Middlebury, CT - Middlebury votes down high-band police radios

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fwradio

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Hopefully they will take another look at the solution that Marcus Communications proposed. The Tait system uses EADS servers, which are 100% compliant to P25 standards. They are part of the P25steering committee, and implememt all approved P25 standards into their systems. If there was a lack of compliance in the bidding, it was probably because the other manufacturer had proprietary features in their system and the specifications were written to require those features. The requirement of proprietary features into a system would put into question whether or not the system is truly P25-compliant, possibly putting grant money into jeopardy.

I would also have to question the integrity of the consultant. I saw a bid a few years ago where two Motorola dealers bid the same equipment (exact same model numbers). The consultant overpromised features to the city, and put the bid out with specifications that could not be met by the Motorola radios (Kenwood could have done it though). One of them said they were compliant and lost points for not being compliant. The other (specifying the exact same Motorola model #) said that the radios would not have all of the features requested, and were awarded points, while still not being compliant. Guess which one of those dealers the consultant used to work for.

There are many choices out there for a quality P25 communications system, at many different pricing levels. Some cities also need to check references. I don't know of any city or county that bought a Motorola system, and had everything covered under the original price. Most projects have several "change orders" and additions that significantly increase the price of the system. Following implementation, there is the ever-present monthly maintenance fee and upgrade fees.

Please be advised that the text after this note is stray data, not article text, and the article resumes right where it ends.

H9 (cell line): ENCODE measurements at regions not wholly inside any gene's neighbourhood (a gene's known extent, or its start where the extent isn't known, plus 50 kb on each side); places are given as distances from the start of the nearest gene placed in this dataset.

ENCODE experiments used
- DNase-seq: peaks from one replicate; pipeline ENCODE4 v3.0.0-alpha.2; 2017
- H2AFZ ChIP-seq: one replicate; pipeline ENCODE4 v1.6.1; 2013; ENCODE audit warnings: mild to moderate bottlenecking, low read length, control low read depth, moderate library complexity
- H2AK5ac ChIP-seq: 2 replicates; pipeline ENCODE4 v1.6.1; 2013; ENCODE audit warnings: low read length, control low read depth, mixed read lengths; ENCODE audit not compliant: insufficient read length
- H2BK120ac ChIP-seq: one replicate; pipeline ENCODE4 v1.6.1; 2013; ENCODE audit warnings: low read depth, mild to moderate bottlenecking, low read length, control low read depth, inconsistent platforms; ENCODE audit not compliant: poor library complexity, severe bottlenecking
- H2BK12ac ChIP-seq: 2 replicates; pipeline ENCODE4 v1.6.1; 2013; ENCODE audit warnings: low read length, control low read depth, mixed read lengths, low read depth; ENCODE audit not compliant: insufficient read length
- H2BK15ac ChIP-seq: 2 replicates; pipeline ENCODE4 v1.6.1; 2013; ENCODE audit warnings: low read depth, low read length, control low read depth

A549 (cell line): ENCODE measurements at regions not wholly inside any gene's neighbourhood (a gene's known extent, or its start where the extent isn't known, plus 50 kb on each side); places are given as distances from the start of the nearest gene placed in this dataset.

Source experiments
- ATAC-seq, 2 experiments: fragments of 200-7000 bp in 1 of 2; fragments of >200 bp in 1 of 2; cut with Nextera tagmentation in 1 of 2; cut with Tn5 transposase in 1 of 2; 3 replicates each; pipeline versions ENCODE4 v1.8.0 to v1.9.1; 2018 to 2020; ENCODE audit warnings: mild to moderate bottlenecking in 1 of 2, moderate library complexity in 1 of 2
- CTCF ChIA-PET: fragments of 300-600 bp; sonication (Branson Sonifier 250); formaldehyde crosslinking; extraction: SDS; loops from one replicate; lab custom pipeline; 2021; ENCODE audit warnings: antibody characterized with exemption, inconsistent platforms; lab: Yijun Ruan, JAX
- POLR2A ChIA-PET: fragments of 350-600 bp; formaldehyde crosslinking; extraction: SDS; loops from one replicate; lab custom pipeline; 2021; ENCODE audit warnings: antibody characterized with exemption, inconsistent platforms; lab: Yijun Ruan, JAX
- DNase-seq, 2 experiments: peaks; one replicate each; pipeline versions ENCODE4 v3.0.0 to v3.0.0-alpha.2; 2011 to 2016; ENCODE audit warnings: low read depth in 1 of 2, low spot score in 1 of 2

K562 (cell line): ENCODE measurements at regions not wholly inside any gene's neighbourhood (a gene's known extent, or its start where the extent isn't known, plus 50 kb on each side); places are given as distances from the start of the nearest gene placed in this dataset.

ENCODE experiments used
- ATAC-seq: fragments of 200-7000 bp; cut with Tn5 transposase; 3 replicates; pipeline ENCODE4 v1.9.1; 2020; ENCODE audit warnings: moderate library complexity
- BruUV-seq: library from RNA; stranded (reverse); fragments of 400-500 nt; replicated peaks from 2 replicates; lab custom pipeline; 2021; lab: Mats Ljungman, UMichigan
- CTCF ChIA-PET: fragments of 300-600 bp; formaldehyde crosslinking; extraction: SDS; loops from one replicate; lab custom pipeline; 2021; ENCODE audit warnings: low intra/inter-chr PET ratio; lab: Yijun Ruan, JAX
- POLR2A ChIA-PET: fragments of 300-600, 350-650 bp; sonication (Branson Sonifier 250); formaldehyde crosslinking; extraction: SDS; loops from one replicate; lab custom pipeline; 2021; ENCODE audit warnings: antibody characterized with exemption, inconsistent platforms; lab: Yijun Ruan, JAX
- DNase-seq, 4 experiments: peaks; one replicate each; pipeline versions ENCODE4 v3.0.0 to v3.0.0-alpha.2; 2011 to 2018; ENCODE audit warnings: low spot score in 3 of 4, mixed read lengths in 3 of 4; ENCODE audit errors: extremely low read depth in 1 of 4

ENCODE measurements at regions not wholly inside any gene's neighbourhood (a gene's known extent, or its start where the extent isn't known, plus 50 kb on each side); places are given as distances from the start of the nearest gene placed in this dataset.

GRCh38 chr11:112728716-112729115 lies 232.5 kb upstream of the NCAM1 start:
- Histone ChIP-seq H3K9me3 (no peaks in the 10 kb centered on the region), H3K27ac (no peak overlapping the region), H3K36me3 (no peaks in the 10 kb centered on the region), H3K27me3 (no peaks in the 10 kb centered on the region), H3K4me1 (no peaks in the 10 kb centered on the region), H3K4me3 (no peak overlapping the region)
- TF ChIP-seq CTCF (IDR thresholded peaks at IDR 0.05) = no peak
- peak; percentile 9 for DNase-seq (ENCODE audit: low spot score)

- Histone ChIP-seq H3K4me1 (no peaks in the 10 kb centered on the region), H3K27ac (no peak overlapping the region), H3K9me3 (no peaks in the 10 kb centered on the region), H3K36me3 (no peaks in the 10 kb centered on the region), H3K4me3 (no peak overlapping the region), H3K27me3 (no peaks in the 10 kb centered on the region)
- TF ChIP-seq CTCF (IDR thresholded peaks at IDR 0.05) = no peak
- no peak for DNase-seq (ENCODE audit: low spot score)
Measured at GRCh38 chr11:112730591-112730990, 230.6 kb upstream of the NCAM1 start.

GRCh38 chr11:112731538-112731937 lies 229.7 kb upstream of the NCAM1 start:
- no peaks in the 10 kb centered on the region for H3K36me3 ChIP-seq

w2csx

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Motorola is way over rated, the Tait Radios are much better am sure Kenwood is also a good choice. Both are handled by Marcus Communications.
 

yardbird

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I know I don't live Conneticuit, but I was reading the article and being curoius I was wanting to see what frequency Middlebury was operating on for their Police.

I search the database and found they have a license for several Low Band frequencies and I noticed they had a UHF 460 Mhz licensed as well under the same call sign.

My question is why don't they use the UHF frequency instead of wanting to sent millions on a new system.

Also seems like Low Band would work good, because most state Highway Patrols use it and have pretty good results with it.

Just my thoughts

David
 

b7spectra

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I just loved the comment:

Officials accepted the bid from his competitor, Motorola, which was about twice as costly.
 

iamhere300

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I know I don't live Conneticuit, but I was reading the article and being curoius I was wanting to see what frequency Middlebury was operating on for their Police.

I search the database and found they have a license for several Low Band frequencies and I noticed they had a UHF 460 Mhz licensed as well under the same call sign.

My question is why don't they use the UHF frequency instead of wanting to sent millions on a new system.

Also seems like Low Band would work good, because most state Highway Patrols use it and have pretty good results with it.

Just my thoughts

David
I would look again at the statement "most" highway patrols use lowband. Lowband, while I love it, is beset with noise issues, as well as very limited equipment options, penetration issues, big antennas, etc.

VHF is not a bad option.
 
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